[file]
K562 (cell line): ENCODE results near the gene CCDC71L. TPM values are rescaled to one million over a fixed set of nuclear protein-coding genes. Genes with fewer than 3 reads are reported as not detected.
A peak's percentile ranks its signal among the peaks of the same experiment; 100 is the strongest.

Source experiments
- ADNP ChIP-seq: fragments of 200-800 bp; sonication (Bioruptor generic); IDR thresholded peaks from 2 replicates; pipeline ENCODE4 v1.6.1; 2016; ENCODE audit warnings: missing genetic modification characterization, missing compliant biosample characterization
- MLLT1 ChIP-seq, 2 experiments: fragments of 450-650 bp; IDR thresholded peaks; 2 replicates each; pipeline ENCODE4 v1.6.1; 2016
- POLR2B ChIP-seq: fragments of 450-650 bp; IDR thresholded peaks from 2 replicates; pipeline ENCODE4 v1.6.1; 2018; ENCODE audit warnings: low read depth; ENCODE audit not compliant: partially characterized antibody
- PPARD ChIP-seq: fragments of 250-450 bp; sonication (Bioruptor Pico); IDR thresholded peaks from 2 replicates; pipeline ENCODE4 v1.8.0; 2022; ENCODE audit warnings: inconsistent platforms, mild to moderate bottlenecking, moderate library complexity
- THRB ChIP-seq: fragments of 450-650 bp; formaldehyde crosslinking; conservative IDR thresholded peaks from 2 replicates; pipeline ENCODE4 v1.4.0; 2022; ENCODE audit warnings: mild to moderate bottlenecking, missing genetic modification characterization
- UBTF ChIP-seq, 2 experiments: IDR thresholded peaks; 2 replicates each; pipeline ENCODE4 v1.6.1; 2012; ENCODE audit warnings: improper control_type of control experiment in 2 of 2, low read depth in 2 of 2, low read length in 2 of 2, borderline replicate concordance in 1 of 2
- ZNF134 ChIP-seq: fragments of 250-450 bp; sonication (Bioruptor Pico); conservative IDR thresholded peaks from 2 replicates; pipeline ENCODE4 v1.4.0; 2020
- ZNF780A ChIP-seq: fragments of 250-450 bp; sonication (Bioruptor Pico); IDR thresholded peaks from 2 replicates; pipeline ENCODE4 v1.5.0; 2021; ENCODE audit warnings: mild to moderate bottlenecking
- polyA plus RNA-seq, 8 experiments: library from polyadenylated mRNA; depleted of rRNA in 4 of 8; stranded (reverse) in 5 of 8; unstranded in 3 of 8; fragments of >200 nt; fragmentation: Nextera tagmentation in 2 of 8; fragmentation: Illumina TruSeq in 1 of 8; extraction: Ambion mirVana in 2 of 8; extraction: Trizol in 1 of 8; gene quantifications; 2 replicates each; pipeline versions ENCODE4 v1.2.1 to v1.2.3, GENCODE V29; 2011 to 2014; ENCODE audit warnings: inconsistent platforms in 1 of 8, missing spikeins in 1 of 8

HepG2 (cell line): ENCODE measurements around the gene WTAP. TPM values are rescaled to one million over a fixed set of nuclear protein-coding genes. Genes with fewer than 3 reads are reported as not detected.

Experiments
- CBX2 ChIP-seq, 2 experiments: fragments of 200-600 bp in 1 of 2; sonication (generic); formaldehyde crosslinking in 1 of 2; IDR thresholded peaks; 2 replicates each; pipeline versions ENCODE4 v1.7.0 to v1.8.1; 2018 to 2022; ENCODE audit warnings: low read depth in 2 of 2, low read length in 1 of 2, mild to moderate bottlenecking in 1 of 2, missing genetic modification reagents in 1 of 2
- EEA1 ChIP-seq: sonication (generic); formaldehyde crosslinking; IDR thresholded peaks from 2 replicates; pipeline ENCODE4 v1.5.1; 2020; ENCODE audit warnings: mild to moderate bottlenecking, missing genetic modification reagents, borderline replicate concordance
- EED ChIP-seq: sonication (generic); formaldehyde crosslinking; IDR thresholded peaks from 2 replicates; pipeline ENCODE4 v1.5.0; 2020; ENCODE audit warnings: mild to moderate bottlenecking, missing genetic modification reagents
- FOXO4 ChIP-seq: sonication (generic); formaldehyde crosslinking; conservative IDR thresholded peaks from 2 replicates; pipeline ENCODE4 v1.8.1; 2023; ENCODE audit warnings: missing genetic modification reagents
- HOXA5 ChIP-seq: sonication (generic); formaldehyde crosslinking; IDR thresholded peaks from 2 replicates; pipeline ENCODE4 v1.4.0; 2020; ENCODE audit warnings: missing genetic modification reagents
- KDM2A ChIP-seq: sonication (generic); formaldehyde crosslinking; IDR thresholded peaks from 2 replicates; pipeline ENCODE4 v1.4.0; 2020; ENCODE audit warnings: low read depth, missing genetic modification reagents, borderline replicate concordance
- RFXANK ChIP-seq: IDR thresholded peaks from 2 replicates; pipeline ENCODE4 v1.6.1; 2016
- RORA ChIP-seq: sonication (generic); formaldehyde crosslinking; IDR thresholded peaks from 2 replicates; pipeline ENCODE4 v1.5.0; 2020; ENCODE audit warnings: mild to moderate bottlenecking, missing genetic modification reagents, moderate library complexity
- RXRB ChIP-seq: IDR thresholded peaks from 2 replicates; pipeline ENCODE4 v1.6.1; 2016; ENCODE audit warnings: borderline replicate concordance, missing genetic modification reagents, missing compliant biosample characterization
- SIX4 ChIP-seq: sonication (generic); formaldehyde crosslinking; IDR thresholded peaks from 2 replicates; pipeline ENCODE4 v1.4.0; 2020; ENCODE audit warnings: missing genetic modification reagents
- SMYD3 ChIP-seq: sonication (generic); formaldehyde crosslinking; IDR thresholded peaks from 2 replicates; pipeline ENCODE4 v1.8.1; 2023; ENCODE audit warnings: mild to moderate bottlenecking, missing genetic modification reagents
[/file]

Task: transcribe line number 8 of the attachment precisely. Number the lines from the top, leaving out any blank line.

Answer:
- THRB ChIP-seq: fragments of 450-650 bp; formaldehyde crosslinking; conservative IDR thresholded peaks from 2 replicates; pipeline ENCODE4 v1.4.0; 2022; ENCODE audit warnings: mild to moderate bottlenecking, missing genetic modification characterization